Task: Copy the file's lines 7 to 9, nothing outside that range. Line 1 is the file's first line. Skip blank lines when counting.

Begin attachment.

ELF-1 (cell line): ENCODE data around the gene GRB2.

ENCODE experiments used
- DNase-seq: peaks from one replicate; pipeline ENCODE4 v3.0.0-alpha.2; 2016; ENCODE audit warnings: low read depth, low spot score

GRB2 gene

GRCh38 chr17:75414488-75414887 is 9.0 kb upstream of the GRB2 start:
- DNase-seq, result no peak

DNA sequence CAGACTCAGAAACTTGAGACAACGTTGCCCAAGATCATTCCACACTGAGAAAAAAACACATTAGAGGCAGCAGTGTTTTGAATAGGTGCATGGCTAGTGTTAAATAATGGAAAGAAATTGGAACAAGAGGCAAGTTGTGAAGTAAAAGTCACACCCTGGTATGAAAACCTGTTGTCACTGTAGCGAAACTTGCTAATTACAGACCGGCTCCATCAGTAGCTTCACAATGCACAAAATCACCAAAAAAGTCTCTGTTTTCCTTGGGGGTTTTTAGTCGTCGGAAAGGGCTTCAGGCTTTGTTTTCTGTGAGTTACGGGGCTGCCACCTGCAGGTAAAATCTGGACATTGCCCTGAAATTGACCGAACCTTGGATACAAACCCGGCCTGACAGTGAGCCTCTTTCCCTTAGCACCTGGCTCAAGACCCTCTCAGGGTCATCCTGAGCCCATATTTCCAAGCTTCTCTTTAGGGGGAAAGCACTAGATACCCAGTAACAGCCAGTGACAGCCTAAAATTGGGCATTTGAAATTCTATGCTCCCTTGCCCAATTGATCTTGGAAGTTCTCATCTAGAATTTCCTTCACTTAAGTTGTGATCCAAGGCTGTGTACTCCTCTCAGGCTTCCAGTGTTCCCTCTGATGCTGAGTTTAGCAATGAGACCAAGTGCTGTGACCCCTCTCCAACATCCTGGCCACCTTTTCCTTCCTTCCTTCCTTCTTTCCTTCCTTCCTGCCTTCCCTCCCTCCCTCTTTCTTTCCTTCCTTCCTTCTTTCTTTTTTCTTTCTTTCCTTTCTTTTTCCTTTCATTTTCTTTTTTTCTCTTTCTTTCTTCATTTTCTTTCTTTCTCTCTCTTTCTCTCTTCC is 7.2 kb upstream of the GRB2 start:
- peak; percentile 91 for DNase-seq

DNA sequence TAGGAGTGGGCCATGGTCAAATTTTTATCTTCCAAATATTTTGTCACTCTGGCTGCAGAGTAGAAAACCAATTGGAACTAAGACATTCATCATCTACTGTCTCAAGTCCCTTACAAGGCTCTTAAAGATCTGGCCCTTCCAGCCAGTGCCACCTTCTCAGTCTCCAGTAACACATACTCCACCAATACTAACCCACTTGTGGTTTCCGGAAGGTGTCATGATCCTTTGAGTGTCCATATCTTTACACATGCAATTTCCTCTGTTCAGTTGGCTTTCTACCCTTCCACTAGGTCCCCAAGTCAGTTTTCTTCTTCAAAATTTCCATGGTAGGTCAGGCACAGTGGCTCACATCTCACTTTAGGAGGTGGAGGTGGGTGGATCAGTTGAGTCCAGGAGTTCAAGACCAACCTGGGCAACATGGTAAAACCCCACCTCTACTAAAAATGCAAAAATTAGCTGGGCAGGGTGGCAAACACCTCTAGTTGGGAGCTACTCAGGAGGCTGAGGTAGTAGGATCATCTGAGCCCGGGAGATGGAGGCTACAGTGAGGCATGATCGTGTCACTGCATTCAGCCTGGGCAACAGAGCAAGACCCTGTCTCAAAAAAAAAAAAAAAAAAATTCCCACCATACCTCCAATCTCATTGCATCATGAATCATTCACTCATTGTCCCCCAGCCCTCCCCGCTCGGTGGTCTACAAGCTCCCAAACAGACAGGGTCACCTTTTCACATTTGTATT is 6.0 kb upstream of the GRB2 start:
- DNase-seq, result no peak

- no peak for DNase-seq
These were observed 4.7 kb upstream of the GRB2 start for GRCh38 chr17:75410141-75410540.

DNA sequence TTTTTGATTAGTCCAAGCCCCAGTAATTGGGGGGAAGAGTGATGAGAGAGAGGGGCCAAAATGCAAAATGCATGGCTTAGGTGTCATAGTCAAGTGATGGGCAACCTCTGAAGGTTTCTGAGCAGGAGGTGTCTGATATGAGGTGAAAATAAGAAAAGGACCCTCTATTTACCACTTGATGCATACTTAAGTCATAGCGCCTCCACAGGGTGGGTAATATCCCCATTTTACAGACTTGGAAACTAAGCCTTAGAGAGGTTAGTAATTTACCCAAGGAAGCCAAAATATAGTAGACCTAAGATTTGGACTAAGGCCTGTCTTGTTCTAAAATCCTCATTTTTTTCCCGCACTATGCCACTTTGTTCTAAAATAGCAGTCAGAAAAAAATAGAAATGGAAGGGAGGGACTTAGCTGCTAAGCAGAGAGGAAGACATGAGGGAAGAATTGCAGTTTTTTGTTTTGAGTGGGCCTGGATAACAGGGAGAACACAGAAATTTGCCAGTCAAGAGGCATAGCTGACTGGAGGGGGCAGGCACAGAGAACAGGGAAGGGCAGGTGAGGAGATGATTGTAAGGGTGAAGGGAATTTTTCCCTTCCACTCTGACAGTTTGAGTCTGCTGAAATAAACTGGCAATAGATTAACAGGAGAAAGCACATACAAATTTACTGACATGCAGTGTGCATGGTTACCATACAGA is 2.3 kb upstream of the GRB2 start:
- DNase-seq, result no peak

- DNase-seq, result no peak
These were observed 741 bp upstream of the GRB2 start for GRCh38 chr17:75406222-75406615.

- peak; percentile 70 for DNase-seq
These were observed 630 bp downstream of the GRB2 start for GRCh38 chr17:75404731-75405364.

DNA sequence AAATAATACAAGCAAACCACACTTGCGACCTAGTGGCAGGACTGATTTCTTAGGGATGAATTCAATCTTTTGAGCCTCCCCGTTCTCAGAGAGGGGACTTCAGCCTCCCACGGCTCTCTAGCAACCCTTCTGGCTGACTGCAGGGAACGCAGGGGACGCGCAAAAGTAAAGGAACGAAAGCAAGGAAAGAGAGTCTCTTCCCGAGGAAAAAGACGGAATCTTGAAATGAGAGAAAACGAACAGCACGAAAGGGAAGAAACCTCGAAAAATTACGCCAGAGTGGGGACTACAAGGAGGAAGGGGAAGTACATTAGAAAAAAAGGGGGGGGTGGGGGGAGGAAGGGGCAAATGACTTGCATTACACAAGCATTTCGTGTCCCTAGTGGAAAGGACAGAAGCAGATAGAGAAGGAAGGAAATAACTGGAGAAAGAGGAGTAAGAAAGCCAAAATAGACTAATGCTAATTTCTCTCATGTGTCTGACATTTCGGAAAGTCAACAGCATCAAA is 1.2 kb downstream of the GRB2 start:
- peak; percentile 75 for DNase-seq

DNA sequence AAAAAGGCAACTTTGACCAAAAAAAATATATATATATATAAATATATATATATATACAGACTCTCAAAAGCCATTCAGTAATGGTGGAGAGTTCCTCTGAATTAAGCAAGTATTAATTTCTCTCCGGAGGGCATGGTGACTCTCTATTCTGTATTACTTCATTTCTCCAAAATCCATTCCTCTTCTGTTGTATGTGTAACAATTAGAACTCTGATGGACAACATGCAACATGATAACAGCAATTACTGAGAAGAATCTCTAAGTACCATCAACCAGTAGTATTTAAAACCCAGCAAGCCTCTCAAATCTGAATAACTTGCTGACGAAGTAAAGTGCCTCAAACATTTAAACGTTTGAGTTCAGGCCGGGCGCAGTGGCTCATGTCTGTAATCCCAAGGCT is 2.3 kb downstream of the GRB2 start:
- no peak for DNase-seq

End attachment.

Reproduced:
DNA sequence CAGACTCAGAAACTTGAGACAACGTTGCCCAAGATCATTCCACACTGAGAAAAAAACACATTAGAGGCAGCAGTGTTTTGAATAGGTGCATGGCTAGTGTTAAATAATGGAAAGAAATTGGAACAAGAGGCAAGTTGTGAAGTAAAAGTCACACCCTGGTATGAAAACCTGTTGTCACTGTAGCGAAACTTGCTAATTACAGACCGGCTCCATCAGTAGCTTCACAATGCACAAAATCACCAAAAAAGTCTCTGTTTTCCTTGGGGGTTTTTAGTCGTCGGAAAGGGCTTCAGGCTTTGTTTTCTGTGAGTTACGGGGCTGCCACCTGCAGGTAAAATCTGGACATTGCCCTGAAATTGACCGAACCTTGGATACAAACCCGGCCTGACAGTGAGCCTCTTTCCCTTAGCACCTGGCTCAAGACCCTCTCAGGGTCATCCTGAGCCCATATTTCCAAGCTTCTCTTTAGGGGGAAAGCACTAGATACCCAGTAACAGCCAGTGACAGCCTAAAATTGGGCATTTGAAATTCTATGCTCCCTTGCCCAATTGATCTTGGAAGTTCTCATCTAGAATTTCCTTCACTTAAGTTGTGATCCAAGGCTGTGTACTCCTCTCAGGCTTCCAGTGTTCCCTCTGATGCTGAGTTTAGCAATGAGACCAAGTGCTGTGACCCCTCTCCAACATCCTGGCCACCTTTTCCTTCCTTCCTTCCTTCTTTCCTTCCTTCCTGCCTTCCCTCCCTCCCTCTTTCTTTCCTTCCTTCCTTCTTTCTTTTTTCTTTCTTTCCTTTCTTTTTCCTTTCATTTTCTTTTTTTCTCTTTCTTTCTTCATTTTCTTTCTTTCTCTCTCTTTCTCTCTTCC is 7.2 kb upstream of the GRB2 start:
- peak; percentile 91 for DNase-seq

DNA sequence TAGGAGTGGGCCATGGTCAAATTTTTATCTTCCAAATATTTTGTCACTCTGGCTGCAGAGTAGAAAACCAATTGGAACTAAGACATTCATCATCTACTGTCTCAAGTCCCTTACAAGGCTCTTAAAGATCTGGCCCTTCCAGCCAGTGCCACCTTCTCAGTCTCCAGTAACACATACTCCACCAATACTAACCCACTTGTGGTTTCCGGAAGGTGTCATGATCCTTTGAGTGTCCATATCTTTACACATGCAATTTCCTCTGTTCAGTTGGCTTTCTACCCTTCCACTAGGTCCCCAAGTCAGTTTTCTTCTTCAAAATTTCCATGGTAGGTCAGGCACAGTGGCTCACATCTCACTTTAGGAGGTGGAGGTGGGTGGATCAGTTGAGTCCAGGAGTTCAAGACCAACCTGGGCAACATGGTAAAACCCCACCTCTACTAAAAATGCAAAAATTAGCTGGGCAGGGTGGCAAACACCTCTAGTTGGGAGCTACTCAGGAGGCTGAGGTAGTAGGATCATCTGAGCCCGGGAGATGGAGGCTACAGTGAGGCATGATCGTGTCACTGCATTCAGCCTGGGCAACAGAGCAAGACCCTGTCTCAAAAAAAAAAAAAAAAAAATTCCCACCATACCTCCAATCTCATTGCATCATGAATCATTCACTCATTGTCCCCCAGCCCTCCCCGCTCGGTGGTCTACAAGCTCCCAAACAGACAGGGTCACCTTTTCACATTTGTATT is 6.0 kb upstream of the GRB2 start: